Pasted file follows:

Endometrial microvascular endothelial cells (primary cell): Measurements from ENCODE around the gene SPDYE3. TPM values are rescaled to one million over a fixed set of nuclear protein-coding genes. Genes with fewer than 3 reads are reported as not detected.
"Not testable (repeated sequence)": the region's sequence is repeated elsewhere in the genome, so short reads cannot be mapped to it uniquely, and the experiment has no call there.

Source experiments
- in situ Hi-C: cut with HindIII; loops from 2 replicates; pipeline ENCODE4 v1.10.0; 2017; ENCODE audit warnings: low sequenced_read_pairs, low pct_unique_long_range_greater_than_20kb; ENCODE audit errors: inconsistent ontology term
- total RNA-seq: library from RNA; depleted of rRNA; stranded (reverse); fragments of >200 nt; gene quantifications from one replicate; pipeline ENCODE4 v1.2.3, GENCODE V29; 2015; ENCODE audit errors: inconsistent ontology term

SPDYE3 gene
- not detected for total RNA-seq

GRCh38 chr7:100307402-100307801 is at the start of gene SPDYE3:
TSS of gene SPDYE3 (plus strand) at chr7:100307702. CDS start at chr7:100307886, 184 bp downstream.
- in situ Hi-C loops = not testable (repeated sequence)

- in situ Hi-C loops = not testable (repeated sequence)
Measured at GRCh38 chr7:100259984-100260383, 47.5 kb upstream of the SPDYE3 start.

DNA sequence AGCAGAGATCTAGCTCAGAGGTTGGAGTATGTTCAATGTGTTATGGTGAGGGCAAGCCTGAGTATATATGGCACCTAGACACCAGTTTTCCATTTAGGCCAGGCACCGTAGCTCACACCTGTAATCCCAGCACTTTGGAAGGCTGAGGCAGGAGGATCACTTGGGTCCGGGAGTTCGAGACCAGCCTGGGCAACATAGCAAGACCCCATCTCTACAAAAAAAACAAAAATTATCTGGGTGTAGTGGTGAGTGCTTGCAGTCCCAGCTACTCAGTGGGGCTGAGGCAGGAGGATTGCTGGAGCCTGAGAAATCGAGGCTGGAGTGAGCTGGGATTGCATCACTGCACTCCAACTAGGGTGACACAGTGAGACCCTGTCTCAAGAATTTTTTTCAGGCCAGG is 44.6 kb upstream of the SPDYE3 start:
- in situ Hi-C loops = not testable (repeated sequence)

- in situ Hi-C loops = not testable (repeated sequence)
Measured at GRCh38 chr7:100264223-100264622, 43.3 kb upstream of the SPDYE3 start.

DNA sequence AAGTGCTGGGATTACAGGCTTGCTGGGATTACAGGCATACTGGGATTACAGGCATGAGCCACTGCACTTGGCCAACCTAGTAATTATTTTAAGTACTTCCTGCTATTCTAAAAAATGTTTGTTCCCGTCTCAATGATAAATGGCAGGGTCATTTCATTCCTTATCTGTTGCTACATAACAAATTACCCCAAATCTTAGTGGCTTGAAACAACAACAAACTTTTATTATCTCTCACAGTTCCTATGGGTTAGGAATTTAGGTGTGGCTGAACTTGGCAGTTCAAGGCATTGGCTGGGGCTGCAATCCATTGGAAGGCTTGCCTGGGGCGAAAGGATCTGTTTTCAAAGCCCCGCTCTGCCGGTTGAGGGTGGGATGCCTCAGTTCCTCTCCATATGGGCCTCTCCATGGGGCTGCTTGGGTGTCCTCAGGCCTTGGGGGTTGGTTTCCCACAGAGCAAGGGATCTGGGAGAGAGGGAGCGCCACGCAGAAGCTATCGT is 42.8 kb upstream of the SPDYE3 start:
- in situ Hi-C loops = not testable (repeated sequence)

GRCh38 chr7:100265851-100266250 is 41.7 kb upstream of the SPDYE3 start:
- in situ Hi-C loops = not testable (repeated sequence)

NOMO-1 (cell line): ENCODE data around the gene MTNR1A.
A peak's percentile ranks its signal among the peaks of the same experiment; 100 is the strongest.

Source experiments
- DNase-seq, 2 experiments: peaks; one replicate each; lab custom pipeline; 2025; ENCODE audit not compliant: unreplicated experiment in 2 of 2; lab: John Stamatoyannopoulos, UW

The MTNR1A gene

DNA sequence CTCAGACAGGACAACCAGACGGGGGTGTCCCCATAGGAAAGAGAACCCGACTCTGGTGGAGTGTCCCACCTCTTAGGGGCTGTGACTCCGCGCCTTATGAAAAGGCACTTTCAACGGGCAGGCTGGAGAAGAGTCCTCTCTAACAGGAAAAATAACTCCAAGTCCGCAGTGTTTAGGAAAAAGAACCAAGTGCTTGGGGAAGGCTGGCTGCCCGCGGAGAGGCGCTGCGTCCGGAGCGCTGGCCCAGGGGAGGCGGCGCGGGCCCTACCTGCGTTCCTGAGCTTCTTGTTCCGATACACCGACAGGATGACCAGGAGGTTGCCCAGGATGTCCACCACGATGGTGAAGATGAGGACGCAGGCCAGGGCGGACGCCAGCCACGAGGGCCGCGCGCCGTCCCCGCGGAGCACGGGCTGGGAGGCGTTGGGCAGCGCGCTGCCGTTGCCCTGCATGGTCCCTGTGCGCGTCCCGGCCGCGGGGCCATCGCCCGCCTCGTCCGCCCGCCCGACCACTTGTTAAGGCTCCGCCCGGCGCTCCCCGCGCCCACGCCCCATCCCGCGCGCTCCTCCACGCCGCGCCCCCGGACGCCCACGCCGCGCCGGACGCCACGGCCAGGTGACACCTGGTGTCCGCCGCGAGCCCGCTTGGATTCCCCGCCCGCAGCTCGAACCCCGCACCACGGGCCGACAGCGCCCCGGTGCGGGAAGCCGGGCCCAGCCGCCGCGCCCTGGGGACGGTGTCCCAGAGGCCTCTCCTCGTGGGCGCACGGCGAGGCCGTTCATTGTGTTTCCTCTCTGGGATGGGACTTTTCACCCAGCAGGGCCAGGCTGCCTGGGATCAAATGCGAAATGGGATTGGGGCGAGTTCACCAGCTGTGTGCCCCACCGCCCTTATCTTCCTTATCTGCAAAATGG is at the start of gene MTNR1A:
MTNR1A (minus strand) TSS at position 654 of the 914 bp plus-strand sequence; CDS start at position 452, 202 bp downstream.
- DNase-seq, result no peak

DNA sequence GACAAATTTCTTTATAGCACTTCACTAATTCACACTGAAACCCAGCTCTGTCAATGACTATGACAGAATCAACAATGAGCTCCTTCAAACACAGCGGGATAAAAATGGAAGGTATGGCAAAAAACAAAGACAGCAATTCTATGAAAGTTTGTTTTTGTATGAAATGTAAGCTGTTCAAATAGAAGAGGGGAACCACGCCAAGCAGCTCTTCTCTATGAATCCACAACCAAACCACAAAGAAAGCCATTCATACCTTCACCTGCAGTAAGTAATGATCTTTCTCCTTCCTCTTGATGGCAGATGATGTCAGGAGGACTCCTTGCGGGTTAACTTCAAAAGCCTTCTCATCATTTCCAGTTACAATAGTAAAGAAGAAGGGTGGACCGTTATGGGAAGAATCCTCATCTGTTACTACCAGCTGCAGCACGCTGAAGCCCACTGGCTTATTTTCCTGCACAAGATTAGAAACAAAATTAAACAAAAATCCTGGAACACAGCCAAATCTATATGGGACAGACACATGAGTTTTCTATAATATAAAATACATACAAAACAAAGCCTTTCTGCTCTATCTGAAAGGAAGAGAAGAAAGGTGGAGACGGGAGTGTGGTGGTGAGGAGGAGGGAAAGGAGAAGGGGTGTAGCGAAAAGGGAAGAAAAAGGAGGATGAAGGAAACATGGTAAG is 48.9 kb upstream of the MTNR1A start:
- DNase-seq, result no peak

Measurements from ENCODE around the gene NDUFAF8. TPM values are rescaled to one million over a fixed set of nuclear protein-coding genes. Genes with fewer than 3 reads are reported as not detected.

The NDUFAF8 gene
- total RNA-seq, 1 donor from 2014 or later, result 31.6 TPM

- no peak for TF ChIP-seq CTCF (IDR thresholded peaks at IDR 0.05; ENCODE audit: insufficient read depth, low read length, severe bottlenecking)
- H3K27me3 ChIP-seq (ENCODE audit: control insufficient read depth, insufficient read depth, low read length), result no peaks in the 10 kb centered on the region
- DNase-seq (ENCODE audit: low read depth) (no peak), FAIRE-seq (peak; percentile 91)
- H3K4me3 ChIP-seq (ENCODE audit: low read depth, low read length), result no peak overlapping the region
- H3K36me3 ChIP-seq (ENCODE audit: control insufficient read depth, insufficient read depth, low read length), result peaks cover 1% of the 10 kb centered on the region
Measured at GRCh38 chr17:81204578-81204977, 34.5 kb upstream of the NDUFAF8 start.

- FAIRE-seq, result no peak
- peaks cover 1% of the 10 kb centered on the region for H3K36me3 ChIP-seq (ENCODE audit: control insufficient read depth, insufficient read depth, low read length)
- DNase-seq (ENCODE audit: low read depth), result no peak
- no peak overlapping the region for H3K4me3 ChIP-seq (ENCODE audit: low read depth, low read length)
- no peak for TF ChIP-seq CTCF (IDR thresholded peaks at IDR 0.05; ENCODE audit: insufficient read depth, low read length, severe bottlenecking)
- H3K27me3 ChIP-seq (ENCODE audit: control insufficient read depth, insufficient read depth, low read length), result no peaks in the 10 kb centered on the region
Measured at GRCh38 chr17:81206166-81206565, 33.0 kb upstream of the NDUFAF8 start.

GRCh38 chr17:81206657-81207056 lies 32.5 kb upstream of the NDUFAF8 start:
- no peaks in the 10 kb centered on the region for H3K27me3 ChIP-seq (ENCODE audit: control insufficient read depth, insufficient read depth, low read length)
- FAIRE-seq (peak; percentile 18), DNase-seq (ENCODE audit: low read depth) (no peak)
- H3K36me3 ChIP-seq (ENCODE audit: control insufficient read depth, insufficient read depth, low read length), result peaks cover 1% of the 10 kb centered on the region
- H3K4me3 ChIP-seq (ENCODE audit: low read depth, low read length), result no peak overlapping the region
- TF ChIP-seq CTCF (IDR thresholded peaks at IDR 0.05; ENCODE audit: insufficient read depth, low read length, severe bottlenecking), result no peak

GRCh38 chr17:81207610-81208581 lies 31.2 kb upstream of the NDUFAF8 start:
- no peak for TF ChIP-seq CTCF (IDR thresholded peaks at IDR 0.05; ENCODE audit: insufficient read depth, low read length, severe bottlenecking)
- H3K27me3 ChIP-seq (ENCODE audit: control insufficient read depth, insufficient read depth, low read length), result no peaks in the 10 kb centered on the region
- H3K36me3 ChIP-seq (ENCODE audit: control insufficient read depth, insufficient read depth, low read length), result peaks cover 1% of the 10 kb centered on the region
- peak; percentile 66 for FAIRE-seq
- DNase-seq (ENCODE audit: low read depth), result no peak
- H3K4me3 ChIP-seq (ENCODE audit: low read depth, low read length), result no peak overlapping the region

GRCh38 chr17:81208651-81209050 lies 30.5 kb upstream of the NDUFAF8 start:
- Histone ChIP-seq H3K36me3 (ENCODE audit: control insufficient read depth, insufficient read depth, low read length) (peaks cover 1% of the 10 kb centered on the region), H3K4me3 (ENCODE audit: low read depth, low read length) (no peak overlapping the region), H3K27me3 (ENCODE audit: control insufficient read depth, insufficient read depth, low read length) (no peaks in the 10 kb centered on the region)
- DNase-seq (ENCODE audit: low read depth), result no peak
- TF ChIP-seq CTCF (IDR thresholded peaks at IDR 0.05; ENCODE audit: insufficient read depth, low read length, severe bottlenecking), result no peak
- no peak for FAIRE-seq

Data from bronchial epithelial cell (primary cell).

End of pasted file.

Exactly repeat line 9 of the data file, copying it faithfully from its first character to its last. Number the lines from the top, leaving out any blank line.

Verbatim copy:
TSS of gene SPDYE3 (plus strand) at chr7:100307702. CDS start at chr7:100307886, 184 bp downstream.